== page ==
Water in sink

Many homes in Wichita, KS, have hard water. Not only do the minerals make water taste and smell bad, but they can wreak havoc on your plumbing system, fixtures, dishes, clothing, and more. If you’re thinking about purchasing and installing a water softener, you might wonder how exactly one of these devices works. Here’s what you need to know about how water softener systems work, what you’ll need to do to maintain it, and how to know if a water softener is the right choice for your situation.

How Water Softeners Work

Water softeners work through a method called ion exchange. This involves removing hardness minerals, including calcium and magnesium, from the water. A water softener can do this with beads or salt nuggets. Some use a combination of both. The process is cyclical, and the water softener will need to do a regeneration procedure for the beads every one to three nights. The frequency of regeneration depends on how much water you use and the capacity of your water softener.

How a Water Softener Is Installed

The installation of a water softener is more complicated than connecting a washing machine, but it’s less involved than setting up a new water heater. Water softeners come in different sizes. Most people install them in a utility closet or room, basement, or under the sink. They can also be installed next to your water heater, boiler or furnace. They require an electrical outlet and plumbing connection. There should be enough space for the plumber to access the unit for future maintenance or repairs.

Resin Beads Attract Minerals in Water

Once a water heater is installed, it starts working. The tank contains thousands of tiny resin beads. These beads have a negative charge. That’s important because the minerals in hard water have a positive charge. The positively charged calcium and magnesium ions are attracted to the negatively charged resin beads. The minerals stick to the beads, forming a tight bond. This pulls the minerals out of your water. When water leaves your water softener unit, the minerals are left behind. All that comes out is the softened water.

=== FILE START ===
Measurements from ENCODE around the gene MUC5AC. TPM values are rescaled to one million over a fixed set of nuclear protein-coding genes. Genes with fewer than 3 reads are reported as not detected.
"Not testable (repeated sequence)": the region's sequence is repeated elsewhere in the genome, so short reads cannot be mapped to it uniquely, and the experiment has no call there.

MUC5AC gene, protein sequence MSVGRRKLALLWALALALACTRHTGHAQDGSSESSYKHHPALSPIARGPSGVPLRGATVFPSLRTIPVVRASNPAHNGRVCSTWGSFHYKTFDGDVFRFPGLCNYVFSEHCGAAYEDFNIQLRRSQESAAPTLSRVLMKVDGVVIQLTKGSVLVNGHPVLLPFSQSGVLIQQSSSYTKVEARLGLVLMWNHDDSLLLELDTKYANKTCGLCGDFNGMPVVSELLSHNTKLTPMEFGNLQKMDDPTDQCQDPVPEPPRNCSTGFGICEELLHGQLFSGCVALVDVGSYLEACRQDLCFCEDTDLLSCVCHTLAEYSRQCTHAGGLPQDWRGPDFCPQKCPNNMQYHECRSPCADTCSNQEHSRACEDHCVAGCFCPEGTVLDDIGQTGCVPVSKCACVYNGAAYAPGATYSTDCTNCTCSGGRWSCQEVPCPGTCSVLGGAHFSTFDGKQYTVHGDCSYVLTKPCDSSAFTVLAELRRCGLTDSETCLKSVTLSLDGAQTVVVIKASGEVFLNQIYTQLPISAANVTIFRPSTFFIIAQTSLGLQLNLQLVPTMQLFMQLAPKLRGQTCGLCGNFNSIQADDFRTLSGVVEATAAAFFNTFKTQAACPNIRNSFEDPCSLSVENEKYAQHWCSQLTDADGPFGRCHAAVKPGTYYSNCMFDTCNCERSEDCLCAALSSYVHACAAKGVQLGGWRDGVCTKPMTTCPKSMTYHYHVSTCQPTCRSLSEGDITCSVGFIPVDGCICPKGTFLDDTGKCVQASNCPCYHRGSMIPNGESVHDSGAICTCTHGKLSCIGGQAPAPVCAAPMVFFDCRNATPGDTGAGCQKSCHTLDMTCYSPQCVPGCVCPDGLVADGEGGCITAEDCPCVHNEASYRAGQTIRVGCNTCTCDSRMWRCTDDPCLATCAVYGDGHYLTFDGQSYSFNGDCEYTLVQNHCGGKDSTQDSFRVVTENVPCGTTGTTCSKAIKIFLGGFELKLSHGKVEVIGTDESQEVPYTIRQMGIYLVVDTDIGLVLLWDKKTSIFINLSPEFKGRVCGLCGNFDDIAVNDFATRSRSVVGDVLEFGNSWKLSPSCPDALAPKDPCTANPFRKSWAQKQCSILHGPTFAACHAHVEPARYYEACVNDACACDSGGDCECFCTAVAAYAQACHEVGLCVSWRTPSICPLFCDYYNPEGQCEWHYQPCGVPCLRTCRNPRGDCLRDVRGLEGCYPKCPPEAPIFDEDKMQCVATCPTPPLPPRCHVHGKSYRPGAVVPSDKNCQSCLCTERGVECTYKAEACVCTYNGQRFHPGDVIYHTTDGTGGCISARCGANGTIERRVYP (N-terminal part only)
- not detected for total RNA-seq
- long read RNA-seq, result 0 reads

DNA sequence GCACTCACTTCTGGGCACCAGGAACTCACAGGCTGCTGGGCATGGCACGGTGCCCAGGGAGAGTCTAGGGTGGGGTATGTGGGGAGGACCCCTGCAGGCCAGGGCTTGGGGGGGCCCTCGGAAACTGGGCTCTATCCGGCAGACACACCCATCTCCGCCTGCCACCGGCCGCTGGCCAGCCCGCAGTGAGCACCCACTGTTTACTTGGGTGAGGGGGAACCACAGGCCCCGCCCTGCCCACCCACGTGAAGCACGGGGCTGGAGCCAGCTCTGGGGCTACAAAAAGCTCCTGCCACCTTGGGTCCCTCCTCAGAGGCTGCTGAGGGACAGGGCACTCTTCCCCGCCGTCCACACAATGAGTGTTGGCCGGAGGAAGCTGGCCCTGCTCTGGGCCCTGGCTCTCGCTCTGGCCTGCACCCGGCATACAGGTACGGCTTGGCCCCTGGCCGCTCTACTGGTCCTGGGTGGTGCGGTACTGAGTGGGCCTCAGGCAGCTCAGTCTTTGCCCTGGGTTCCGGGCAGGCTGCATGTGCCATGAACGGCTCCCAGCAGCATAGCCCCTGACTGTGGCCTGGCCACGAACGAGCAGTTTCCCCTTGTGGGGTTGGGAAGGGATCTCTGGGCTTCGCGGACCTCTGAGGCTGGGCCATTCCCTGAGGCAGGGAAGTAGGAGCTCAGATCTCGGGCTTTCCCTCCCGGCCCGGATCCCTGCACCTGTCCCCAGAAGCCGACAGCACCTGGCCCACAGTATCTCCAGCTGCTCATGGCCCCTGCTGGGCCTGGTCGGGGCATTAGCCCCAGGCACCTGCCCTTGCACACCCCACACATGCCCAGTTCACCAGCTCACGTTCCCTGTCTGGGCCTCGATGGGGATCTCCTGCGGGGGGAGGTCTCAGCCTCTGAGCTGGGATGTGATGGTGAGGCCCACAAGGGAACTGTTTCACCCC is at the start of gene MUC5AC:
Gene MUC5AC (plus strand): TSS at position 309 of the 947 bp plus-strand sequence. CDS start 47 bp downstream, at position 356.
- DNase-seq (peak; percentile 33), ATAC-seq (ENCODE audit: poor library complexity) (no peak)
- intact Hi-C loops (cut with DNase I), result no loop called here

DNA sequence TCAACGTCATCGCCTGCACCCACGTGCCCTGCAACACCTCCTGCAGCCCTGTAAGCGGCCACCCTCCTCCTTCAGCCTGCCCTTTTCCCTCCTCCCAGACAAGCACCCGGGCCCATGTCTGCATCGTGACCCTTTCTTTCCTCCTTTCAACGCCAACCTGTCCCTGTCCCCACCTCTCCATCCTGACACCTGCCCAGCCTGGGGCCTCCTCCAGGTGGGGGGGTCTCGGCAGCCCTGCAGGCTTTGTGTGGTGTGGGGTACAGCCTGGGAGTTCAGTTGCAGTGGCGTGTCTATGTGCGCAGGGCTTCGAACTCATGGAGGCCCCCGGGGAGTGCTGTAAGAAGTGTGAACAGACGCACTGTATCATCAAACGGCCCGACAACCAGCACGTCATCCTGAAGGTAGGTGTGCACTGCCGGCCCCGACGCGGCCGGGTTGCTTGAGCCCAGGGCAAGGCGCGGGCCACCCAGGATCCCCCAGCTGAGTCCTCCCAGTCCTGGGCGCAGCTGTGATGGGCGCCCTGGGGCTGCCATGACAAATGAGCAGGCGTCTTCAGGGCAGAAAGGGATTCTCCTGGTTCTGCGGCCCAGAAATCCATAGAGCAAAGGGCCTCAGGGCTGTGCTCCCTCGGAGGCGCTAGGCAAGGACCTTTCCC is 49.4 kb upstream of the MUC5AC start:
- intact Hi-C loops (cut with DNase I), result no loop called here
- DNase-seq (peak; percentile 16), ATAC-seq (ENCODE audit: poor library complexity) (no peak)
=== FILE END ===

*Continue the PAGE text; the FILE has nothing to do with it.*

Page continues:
Regeneration of the Water Softener

After one to three days, the resin beads become fully coated with minerals from your home’s water. To get the water softener to regenerate, you have to add sodium to it. Water softeners use specialized salt nuggets to do this. You purchase the salt nuggets and pour them into the correct cylinder. The sodium has a strong enough positive charge to dispel the calcium and magnesium, but not a strong enough charge to stick to the resin. During the regeneration process, the sodium pulls off the minerals. Those minerals and the sodium ions are all flushed away into your home’s wastewater system. Some water softeners use a block of salt instead of bags of nuggets. The block of salt slowly dissolves in the cylinder. As the sodium dissolves, it creates a type of brine solution.

Discharging of the Wastewater

When the water softener regenerates, it discharges the mineral-filled wastewater. This wastewater isn’t harmful to your home’s plumbing because the ions are firmly bonded to each other. They won’t stick to your cast iron or clay tile pipes. You don’t have to worry about the ions causing any type of buildup in your sewer line.

Types of Water Softeners